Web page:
Whether it was picking up the pieces in the wake of Sandy or shoveling out from record snowfall, residents of the Northeast have had to worry about the weather for Halloween the past two years.
Fortunately, a repeat of the stormy conditions in 2011 and 2012 is not in the cards this Halloween from the Carolinas to Maine.
One year ago this week, Sandy had begun its deadly path northward from the Bahamas. This year, the tropics have been quiet and although development could still occur in the Caribbean, impacts to the U.S. should remain minimal.
The weather pattern leading up to and including Halloween 2013 is much more favorable for outdoor activities and trick-or-treating. While not every community celebrates the holiday on Oct. 31, many locations in the East should be rain-free and certainly not stormy or snowy.
A large dome of high pressure is forecast to build into the East to start Halloween week. Mild air will spread into the East ahead of a storm diving into the Rockies, set to bring blizzard conditions to the northern Rockies.
Dry weather will hold at least into the early part of the week in the East as mild conditions build northward. It will be stormy in the Rockies.
The forecast for Halloween in the East hinges on the speed of the storm emerging from the Rockies. At this time, AccuWeather.com meteorologists favor a slower idea, which would keep the heaviest rain away from most of the East Coast on Halloween (Thursday).
There will still be a bit of rain along the I-95 corridor from Philadelphia northward on Thursday before the steadier rain arrives on Friday.
A faster storm could spell wet weather for trick-or-treating.
For those ghouls and goblins heading out to gather candy on the night of Halloween, temperatures are forecast to be near 60 in many locations from Washington, D.C., to Boston.
Memories of Sandy are still fresh for millions as the fall holiday of trick-or-treating and costume making arrives. From the devastating storm surge to widespread power outages, Sandy snarled plans from the day of landfall (Oct. 29, 2012) well into November.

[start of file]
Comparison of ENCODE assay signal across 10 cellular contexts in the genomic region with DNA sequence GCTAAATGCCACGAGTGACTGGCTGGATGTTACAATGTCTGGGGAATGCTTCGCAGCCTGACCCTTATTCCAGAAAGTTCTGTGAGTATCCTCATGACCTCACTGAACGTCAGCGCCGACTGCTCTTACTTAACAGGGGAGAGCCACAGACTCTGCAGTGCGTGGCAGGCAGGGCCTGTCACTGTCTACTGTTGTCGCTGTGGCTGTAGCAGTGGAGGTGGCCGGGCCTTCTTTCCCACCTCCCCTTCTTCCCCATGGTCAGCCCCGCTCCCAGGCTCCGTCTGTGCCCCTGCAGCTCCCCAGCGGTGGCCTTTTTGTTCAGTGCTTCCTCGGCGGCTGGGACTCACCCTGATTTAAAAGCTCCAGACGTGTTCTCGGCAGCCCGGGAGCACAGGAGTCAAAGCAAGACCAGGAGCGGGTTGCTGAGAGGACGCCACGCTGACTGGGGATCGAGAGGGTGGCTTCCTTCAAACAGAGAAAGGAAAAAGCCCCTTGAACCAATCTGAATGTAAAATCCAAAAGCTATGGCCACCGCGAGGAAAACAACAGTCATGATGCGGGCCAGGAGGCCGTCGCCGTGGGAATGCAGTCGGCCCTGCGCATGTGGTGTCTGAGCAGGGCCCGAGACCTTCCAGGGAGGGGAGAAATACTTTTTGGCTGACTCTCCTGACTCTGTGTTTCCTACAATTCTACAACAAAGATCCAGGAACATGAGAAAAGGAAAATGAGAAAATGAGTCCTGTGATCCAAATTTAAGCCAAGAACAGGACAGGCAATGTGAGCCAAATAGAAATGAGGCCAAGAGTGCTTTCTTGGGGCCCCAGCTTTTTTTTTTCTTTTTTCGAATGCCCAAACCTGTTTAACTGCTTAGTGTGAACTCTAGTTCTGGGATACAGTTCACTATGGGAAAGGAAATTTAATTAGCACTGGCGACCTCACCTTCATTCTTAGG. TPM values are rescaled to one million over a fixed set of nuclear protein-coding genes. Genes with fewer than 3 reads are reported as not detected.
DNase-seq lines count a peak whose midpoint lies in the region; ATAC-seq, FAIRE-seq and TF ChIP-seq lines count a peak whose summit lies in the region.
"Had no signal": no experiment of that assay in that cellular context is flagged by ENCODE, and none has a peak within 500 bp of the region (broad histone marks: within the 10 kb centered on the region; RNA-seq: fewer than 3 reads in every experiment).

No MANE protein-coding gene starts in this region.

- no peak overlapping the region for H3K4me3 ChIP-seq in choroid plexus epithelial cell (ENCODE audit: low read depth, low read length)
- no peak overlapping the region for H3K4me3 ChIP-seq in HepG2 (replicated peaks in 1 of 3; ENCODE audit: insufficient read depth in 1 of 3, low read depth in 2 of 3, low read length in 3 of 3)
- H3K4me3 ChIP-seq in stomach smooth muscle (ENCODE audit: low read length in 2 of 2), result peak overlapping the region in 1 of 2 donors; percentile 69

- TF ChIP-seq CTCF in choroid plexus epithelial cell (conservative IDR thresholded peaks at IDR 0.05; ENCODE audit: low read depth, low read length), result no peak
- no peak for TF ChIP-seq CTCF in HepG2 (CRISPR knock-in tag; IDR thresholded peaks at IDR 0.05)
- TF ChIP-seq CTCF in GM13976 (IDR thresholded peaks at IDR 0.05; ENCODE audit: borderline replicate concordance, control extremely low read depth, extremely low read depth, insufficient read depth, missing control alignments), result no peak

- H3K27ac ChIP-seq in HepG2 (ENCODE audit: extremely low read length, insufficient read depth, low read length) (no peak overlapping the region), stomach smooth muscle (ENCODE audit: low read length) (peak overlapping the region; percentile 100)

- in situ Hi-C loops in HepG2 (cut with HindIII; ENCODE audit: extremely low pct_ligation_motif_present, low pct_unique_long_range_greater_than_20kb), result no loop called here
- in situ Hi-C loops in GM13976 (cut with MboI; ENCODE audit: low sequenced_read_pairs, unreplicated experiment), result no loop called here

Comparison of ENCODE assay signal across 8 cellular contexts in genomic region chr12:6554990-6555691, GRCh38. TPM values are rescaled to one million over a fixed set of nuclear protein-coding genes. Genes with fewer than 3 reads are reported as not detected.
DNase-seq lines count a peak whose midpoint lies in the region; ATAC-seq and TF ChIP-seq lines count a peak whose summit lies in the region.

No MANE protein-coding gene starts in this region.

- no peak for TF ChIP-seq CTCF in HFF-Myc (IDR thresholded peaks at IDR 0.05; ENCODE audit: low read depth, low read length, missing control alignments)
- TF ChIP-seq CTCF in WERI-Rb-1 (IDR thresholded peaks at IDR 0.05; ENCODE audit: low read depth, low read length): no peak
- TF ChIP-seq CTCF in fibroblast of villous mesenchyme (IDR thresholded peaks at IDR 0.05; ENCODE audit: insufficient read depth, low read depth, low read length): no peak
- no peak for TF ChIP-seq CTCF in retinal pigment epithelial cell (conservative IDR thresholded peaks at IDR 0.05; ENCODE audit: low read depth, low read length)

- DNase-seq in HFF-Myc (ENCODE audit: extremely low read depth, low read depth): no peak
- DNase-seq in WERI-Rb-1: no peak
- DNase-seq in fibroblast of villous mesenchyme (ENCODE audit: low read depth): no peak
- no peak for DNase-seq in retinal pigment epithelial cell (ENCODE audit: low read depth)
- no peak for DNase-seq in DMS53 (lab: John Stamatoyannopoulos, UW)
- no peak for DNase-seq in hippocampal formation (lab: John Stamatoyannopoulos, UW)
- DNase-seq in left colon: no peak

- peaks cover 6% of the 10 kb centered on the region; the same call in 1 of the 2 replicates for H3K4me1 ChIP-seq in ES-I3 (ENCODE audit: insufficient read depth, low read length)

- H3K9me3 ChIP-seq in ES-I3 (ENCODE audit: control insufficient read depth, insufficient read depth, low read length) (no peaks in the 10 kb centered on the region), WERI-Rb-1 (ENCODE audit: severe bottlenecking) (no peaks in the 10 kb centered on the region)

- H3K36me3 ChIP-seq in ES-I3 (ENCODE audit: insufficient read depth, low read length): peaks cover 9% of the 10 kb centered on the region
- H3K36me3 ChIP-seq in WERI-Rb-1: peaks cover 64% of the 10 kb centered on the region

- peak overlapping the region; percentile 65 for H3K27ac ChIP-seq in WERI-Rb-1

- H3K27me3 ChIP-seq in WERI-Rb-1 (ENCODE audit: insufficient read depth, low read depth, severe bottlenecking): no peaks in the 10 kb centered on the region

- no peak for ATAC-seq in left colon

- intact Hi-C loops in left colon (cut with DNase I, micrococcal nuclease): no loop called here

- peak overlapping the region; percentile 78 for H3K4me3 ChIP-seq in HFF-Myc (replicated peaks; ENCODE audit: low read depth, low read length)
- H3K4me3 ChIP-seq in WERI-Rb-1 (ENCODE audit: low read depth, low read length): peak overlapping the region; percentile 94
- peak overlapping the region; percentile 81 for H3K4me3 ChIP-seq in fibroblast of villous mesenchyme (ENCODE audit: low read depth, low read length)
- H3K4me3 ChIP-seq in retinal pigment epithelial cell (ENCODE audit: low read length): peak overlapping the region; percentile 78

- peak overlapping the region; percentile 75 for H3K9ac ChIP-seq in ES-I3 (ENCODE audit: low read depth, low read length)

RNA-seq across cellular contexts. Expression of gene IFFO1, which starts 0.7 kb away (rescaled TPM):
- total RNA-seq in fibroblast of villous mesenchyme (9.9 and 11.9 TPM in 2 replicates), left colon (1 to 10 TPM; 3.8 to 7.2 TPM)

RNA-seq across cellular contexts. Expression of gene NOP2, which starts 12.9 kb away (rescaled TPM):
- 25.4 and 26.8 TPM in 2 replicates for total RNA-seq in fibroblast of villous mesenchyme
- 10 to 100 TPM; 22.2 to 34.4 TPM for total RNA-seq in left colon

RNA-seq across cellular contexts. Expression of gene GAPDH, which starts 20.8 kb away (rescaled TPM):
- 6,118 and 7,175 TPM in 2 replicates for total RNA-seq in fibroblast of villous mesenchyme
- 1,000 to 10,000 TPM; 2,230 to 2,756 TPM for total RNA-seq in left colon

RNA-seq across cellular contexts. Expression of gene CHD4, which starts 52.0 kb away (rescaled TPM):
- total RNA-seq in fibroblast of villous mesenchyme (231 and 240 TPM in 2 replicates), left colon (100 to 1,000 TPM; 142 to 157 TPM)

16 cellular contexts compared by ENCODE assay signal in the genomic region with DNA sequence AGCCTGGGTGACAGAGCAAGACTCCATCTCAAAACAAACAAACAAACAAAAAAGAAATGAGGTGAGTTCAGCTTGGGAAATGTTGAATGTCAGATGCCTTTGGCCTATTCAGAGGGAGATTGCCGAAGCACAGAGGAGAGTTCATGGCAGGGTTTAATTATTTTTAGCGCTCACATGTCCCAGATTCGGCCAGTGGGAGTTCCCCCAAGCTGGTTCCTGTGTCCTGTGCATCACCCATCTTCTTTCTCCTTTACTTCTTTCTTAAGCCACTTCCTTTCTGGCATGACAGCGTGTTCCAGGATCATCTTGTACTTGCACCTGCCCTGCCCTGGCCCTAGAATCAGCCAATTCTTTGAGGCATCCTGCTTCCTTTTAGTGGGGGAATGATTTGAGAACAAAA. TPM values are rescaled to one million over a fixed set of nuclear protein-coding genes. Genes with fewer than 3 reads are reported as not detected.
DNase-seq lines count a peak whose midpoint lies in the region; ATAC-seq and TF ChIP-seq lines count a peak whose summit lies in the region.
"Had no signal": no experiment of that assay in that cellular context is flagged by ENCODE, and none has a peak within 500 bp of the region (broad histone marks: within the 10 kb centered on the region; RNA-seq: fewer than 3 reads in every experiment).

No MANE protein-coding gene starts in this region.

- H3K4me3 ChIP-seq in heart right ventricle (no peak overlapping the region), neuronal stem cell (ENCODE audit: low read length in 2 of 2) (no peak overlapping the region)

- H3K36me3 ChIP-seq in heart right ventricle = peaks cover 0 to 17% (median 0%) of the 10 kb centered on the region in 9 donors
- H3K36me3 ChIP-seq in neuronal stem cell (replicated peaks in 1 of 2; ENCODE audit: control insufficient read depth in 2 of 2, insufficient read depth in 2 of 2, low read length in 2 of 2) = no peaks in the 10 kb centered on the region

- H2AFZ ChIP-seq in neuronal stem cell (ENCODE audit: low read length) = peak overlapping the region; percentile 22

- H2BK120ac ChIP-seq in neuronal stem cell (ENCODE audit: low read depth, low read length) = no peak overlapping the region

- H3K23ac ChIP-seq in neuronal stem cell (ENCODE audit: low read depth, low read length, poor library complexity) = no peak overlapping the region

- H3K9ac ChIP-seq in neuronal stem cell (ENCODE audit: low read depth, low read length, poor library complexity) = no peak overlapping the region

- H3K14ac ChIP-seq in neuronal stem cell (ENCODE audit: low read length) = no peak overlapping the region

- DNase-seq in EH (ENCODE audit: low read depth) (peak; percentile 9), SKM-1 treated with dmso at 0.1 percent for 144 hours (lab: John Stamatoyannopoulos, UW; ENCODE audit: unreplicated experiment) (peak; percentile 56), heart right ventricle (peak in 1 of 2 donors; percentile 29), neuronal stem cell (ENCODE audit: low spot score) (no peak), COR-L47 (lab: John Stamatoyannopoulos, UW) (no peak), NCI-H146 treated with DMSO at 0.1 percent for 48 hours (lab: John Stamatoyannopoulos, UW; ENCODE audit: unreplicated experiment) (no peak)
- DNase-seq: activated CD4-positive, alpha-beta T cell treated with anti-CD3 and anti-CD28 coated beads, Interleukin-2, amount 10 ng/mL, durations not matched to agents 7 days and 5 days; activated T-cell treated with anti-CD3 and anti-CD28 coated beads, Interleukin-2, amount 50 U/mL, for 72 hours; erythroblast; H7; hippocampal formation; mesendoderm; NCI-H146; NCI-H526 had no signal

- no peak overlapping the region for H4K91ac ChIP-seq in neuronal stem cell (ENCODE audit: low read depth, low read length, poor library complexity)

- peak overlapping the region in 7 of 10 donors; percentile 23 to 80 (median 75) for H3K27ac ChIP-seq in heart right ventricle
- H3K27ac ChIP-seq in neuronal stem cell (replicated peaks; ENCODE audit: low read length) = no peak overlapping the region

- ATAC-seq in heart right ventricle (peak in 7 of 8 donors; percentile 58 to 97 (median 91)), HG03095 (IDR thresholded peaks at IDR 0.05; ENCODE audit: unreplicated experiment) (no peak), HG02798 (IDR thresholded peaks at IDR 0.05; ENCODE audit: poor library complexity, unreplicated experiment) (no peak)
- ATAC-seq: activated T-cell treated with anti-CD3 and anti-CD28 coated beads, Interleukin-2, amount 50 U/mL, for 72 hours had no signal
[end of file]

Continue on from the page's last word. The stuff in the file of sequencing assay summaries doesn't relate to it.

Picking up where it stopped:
Many communities postponed or cancelled Halloween and trick-or-treating due to numerous downed trees and power lines.
This historic storm was an extremely rare event and the atmosphere is not primed for a repeat.
A MODIS satellite image taken on Oct. 30, 2011, clearly shows a stripe of snow from Virginia to Maine. Although snow fell this week in favored lake-effect areas, none is expected for Halloween. Image: NASA.
Sandy followed a year after more than 30 inches of snow buried portions of the Northeast and broke numerous October snowfall records.
New York City even received 2.9 inches of heavy, wet snow with the "Snowtober" storm of 2011, not typical for October.
As residents shoveled out, Halloween plans were once again altered to deal with the clean-up.
The blanket of snow was caused, in part, by a fresh dump of cold air. This year, a much milder weather pattern will be in place for the East, not favoring snow.
Rounds of drenching thunderstorms could bring drought relief to parts of the southern United States into July.
The Miami-Dade County Commissioners recently passed an ordinance that would ban disposable Styrofoam products from county parks and beaches.
Thunderstorms may provide the Northeast some relief for locations currently experiencing drought conditions.
Before air conditioning existed, people had to be creative when trying to stay comfortable in sweltering conditions.
A persistent storm track will keep summer warmth out of the United Kingdom through much of July.
Two Tampa, Florida, dads motivated to prevent hot car deaths, are shaking up the entrepreneurial world.
Monmouth, NJ (1778)
Battle of Monmouth in NJ fought "in sweltering heat; the thermometer stood at 96 degrees in the shade." There were more casualties form the heat than from bullets.
SW Wisconsin (1865)
A tornado tore a path 40 miles long and 480 feet wide from Viroqua to Hillsboro, killing 24 and and injuring 100.
Loraine & Sandusky, OH (1924)
A tornado swept through, 85 dead; $12 million damage.